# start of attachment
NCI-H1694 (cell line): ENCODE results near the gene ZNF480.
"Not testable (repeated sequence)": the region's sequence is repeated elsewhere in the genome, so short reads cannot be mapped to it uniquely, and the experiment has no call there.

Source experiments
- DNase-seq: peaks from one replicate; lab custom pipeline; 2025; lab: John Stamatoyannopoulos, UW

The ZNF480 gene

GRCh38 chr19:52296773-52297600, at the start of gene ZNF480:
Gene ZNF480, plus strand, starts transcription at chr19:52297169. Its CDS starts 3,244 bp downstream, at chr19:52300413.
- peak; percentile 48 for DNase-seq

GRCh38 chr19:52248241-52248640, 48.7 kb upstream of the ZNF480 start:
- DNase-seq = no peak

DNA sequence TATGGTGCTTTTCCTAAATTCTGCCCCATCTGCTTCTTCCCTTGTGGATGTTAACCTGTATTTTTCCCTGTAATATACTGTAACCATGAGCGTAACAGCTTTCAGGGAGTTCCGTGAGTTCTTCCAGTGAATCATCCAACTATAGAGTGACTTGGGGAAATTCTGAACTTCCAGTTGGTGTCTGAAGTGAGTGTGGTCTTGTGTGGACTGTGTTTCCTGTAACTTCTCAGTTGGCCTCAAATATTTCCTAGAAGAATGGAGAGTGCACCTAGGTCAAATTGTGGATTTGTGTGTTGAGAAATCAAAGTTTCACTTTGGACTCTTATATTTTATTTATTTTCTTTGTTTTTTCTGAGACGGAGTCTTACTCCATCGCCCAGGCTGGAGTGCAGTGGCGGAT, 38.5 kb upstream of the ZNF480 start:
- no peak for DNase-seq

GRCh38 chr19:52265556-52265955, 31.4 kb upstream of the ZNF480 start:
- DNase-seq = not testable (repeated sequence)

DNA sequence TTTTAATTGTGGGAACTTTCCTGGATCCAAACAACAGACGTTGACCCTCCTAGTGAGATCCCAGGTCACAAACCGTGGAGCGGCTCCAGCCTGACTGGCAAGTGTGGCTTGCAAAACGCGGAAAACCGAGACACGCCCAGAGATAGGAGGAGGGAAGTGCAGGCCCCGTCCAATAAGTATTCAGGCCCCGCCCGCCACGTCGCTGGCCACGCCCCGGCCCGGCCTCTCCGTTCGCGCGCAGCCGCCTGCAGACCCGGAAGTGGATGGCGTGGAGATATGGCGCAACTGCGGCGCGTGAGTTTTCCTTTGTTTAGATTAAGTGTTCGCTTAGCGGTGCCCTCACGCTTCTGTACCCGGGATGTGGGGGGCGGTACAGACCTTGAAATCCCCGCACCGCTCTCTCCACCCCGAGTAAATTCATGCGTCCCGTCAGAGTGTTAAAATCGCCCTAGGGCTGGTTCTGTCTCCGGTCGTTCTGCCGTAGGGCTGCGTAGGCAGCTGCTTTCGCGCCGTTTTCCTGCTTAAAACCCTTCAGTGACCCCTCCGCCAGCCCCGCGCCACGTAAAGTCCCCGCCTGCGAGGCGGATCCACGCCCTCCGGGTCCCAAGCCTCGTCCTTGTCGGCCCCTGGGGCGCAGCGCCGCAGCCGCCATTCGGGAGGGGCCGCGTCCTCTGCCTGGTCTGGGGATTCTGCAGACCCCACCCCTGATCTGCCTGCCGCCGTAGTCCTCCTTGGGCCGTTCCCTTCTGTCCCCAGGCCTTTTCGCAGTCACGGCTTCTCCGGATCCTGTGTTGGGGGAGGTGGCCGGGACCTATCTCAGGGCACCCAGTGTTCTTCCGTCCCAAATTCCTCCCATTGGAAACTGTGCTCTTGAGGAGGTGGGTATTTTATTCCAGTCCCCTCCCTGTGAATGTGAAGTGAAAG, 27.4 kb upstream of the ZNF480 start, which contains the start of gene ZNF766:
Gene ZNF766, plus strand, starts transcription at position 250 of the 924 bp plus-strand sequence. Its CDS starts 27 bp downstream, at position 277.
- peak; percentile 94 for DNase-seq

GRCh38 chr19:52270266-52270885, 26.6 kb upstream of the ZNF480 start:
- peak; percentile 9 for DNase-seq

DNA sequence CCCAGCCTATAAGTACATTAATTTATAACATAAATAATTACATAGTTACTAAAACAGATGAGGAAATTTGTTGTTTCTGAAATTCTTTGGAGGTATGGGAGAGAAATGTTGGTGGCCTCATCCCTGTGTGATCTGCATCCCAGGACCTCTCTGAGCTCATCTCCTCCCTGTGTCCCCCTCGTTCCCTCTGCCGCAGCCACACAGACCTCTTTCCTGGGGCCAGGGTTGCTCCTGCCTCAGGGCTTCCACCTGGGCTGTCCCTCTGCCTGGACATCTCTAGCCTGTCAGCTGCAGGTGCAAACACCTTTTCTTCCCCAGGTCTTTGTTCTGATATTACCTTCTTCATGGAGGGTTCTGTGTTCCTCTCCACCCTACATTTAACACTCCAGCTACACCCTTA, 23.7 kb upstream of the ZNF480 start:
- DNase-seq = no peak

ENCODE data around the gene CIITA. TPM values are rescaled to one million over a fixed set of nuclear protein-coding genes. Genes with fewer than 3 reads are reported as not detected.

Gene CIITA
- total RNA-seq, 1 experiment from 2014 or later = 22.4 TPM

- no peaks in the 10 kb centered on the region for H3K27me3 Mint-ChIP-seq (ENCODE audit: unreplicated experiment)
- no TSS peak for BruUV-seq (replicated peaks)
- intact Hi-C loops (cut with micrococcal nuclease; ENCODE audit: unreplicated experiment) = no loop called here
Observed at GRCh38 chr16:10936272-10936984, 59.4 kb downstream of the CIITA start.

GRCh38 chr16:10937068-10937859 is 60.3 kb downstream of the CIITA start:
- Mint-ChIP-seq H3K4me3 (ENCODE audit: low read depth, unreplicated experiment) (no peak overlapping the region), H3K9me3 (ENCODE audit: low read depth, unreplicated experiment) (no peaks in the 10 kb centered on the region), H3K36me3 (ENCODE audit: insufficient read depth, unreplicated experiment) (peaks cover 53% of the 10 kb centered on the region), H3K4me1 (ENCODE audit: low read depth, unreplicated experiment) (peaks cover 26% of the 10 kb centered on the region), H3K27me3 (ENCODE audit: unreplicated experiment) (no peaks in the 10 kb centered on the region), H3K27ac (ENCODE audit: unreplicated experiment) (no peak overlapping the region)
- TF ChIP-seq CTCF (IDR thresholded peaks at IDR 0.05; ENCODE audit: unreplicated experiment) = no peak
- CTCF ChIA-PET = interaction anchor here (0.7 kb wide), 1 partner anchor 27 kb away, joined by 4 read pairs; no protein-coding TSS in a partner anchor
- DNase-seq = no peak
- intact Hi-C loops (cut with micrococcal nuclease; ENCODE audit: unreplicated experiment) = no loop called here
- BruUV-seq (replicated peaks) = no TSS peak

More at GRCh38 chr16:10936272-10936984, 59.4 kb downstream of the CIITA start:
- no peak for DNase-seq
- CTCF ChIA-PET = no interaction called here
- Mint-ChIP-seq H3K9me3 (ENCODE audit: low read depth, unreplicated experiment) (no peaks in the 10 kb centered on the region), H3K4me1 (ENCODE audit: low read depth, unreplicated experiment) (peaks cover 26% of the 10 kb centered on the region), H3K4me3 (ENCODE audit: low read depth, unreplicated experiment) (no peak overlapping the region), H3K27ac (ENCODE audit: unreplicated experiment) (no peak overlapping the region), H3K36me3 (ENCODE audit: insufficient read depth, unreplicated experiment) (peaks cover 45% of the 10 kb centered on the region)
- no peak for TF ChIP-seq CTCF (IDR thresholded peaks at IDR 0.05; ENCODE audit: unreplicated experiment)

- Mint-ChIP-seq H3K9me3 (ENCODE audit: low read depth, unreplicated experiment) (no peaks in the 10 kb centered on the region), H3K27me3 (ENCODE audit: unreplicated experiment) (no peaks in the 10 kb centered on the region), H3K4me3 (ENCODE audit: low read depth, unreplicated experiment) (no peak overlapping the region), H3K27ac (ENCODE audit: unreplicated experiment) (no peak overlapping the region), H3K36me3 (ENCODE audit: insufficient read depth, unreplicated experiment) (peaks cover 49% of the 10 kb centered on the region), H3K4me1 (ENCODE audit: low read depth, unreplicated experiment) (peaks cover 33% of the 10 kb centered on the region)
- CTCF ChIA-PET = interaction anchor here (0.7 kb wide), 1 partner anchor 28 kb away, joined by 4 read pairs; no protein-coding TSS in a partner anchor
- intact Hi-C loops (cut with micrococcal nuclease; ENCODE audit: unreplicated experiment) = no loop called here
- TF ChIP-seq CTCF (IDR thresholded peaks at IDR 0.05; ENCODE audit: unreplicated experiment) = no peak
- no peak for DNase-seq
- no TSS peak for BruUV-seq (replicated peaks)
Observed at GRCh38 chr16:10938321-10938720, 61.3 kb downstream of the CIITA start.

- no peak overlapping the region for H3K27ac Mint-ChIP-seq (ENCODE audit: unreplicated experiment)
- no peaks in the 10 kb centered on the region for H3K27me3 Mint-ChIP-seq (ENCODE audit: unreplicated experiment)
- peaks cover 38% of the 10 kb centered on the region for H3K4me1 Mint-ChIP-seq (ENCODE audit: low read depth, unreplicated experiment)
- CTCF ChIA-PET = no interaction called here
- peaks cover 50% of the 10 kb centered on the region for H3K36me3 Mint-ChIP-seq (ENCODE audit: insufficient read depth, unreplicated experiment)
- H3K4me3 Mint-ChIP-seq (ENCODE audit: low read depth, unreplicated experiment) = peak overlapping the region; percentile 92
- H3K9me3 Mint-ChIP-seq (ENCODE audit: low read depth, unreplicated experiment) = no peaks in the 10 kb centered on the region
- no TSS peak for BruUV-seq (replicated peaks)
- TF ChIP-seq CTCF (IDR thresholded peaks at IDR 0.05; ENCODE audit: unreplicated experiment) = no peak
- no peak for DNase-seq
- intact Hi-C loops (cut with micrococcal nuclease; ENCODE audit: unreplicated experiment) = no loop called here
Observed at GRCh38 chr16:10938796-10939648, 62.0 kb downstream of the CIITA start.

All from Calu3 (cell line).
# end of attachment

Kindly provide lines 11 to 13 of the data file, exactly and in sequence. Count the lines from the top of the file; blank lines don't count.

DNA sequence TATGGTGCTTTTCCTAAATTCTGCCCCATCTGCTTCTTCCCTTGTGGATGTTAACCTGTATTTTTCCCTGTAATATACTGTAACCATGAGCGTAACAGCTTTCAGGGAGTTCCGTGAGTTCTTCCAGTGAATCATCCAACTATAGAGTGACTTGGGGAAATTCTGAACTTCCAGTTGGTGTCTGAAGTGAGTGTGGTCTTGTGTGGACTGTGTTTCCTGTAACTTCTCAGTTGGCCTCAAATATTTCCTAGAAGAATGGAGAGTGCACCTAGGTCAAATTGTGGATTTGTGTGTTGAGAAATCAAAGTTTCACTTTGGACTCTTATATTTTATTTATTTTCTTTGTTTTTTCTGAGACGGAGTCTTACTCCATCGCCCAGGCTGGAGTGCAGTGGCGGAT, 38.5 kb upstream of the ZNF480 start:
- no peak for DNase-seq

GRCh38 chr19:52265556-52265955, 31.4 kb upstream of the ZNF480 start: